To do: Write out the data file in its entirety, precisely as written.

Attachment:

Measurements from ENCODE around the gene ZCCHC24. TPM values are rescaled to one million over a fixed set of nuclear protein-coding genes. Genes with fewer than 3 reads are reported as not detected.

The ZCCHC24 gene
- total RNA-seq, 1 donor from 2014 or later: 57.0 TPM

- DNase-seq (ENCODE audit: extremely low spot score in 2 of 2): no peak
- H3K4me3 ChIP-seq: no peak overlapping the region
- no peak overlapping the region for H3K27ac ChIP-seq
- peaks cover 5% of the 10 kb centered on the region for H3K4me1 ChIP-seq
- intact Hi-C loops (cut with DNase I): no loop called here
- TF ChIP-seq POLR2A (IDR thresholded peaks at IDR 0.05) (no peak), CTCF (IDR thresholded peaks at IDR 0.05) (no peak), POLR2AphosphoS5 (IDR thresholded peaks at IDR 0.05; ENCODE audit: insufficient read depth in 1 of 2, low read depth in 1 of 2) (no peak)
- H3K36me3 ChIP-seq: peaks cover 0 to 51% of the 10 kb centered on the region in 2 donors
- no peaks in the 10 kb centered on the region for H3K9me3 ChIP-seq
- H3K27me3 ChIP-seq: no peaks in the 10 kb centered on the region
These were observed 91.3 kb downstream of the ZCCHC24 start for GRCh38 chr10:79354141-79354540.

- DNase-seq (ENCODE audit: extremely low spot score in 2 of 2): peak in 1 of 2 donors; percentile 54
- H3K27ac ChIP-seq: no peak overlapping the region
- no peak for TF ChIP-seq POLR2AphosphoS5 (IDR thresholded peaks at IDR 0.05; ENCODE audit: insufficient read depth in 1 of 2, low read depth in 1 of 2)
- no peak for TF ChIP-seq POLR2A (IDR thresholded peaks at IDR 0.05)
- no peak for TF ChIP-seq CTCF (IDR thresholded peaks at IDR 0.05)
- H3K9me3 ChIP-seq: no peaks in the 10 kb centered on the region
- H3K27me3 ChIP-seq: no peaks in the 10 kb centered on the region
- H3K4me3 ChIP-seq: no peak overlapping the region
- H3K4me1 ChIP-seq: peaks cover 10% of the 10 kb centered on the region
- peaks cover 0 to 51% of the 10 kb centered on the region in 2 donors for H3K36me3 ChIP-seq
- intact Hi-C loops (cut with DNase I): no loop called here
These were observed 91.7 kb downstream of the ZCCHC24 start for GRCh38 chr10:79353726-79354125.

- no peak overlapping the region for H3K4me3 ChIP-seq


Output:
Measurements from ENCODE around the gene ZCCHC24. TPM values are rescaled to one million over a fixed set of nuclear protein-coding genes. Genes with fewer than 3 reads are reported as not detected.

The ZCCHC24 gene
- total RNA-seq, 1 donor from 2014 or later: 57.0 TPM

- DNase-seq (ENCODE audit: extremely low spot score in 2 of 2): no peak
- H3K4me3 ChIP-seq: no peak overlapping the region
- no peak overlapping the region for H3K27ac ChIP-seq
- peaks cover 5% of the 10 kb centered on the region for H3K4me1 ChIP-seq
- intact Hi-C loops (cut with DNase I): no loop called here
- TF ChIP-seq POLR2A (IDR thresholded peaks at IDR 0.05) (no peak), CTCF (IDR thresholded peaks at IDR 0.05) (no peak), POLR2AphosphoS5 (IDR thresholded peaks at IDR 0.05; ENCODE audit: insufficient read depth in 1 of 2, low read depth in 1 of 2) (no peak)
- H3K36me3 ChIP-seq: peaks cover 0 to 51% of the 10 kb centered on the region in 2 donors
- no peaks in the 10 kb centered on the region for H3K9me3 ChIP-seq
- H3K27me3 ChIP-seq: no peaks in the 10 kb centered on the region
These were observed 91.3 kb downstream of the ZCCHC24 start for GRCh38 chr10:79354141-79354540.

- DNase-seq (ENCODE audit: extremely low spot score in 2 of 2): peak in 1 of 2 donors; percentile 54
- H3K27ac ChIP-seq: no peak overlapping the region
- no peak for TF ChIP-seq POLR2AphosphoS5 (IDR thresholded peaks at IDR 0.05; ENCODE audit: insufficient read depth in 1 of 2, low read depth in 1 of 2)
- no peak for TF ChIP-seq POLR2A (IDR thresholded peaks at IDR 0.05)
- no peak for TF ChIP-seq CTCF (IDR thresholded peaks at IDR 0.05)
- H3K9me3 ChIP-seq: no peaks in the 10 kb centered on the region
- H3K27me3 ChIP-seq: no peaks in the 10 kb centered on the region
- H3K4me3 ChIP-seq: no peak overlapping the region
- H3K4me1 ChIP-seq: peaks cover 10% of the 10 kb centered on the region
- peaks cover 0 to 51% of the 10 kb centered on the region in 2 donors for H3K36me3 ChIP-seq
- intact Hi-C loops (cut with DNase I): no loop called here
These were observed 91.7 kb downstream of the ZCCHC24 start for GRCh38 chr10:79353726-79354125.

- no peak overlapping the region for H3K4me3 ChIP-seq